…You’re Out

She calls me one night, tears clogging her voice. She’s turned in her resignation, she has a new job lined up, but she still can’t believe she won’t be a teacher anymore. 

She entered teaching after years in the business world. Desire to teach and make a difference won out, so she took the requisite classes. Completed student teaching. Got her masters degree and thousands of dollars of student loan debt.

All to be leaving five years later. The politics, the bullying have been wearing her down. The insinuation that she’s not a good teacher. She’s had enough.

So she started filling out applications. Jobs where she can start out making twenty thousand more than she will on her teacher’s salary. And it wasn’t too long before an HR manager called her.

One of the first things he asked was why she was leaving teaching. Her answer was simple: it was the most political environment she’d ever been in. And there was never time to teach anymore.

strike one

The fact that she was ready to quit wasn’t surprising. In her short time in the building she had already been bounced around grade levels, depending on enrollment. She spoke up for her students and families, which earned her a spot on “the list.”

No, what was surprising was that she had decided before Thanksgiving that she was done. She would finish the year, but then she was running as far away from teaching as possible.

She’s still a newer teacher, but her potential is palpable. She’s a good teacher who could quickly become great. But that would require support from her administrators, which she lacks.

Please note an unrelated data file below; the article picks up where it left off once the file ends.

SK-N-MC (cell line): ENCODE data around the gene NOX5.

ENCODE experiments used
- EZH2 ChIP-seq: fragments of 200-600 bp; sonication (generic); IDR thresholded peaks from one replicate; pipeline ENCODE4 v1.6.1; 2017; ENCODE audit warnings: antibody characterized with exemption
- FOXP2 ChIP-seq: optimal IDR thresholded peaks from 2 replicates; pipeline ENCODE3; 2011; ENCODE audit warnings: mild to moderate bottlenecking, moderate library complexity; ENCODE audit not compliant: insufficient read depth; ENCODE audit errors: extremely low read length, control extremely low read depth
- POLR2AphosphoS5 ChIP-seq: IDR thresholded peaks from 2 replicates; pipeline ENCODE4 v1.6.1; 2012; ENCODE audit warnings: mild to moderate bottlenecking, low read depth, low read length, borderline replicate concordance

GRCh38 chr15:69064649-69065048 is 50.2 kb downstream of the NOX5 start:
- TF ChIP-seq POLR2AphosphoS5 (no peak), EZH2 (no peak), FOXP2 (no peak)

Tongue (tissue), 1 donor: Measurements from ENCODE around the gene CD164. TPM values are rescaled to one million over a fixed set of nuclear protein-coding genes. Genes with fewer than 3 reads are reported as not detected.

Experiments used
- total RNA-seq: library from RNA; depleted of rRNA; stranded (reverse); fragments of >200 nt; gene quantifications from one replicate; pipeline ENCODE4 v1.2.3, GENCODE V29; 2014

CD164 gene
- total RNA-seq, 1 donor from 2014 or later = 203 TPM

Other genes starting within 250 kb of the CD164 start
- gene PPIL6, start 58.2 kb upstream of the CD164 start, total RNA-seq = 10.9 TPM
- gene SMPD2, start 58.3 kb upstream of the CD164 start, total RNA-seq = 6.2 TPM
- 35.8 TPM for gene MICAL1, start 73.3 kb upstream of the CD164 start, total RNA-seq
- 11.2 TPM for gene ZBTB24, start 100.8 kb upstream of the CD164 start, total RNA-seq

So as other teachers pack up for the summer, she’s packing up for good.

strike two

It wasn’t her first year teaching–not by a long shot–but it felt like a new beginning of sorts. Mentoring new teachers over the summer led to a flurry of reading and pinning and planning for all of them. Texts and phone calls were exchanged back and forth as the first day of school approached. She felt revitalized, younger than she had in years.

And then the school year began.

All of those ideas she read about and pinned and planned to use? Who cared? Certainly not her administrators. Teacher morale plummeted as administrative bullying increased every week. Once unflappable, she found herself dissolving into tears on more than one occasion.

They didn’t want a teacher, she realized. They wanted someone to push around. And she’s not a pushover.

She retired before the year was out.

strike three


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